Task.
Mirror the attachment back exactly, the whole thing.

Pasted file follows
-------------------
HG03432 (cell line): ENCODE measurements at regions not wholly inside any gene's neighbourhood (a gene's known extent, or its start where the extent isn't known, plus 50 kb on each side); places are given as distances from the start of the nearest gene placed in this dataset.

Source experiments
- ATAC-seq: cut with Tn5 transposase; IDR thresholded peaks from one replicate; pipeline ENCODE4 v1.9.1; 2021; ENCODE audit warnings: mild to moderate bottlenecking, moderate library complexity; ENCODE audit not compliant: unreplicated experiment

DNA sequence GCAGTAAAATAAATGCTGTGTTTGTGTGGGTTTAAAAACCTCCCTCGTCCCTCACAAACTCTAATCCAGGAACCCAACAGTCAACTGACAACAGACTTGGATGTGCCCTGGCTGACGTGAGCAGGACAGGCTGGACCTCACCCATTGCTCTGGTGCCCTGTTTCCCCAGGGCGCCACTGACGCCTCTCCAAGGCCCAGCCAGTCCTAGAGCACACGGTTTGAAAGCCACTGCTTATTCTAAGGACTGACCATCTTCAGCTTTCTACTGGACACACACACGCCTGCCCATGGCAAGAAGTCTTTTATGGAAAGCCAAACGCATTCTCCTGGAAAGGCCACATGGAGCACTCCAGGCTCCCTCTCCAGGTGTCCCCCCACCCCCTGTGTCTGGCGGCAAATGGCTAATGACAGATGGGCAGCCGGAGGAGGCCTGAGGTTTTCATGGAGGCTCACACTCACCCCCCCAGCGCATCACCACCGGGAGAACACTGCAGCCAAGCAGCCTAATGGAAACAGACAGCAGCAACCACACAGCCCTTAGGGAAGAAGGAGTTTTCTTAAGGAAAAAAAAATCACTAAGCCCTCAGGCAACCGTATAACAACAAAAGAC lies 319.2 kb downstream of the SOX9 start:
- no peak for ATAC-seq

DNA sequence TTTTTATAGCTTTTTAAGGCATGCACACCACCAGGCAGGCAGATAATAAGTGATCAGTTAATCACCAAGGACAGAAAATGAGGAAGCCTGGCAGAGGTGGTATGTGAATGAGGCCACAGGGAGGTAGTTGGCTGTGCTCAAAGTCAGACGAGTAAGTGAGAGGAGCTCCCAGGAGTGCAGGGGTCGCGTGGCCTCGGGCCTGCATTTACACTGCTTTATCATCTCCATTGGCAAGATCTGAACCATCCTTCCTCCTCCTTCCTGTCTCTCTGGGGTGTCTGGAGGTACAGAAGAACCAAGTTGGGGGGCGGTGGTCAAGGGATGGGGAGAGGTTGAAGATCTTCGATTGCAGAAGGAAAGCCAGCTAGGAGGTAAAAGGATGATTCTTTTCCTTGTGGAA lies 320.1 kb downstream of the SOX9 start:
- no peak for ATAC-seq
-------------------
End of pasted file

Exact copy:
HG03432 (cell line): ENCODE measurements at regions not wholly inside any gene's neighbourhood (a gene's known extent, or its start where the extent isn't known, plus 50 kb on each side); places are given as distances from the start of the nearest gene placed in this dataset.

Source experiments
- ATAC-seq: cut with Tn5 transposase; IDR thresholded peaks from one replicate; pipeline ENCODE4 v1.9.1; 2021; ENCODE audit warnings: mild to moderate bottlenecking, moderate library complexity; ENCODE audit not compliant: unreplicated experiment

DNA sequence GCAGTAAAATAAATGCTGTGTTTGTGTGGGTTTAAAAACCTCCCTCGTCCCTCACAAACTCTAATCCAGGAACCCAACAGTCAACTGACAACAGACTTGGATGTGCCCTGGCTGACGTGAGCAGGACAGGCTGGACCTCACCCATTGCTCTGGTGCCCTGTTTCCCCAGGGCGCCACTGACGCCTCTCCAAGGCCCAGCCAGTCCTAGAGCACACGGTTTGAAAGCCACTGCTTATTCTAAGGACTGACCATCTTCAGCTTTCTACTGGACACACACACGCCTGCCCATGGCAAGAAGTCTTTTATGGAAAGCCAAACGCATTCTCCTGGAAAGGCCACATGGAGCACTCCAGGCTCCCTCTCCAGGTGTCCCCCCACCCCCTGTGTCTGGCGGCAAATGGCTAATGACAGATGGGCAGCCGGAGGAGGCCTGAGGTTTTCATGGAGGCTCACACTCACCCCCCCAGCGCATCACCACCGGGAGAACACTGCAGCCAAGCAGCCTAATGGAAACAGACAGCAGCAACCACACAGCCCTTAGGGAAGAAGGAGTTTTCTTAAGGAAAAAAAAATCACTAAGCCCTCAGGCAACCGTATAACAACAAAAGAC lies 319.2 kb downstream of the SOX9 start:
- no peak for ATAC-seq

DNA sequence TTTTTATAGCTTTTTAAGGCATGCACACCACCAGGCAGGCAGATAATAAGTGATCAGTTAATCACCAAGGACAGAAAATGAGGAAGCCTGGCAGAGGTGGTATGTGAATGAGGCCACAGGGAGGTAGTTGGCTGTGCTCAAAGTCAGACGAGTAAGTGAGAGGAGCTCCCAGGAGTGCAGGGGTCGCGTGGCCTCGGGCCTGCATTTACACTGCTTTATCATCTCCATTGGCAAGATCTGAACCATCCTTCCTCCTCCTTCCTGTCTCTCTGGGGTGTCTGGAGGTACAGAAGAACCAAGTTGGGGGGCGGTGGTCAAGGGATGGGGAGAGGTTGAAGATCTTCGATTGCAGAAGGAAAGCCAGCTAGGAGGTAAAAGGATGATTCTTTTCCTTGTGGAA lies 320.1 kb downstream of the SOX9 start:
- no peak for ATAC-seq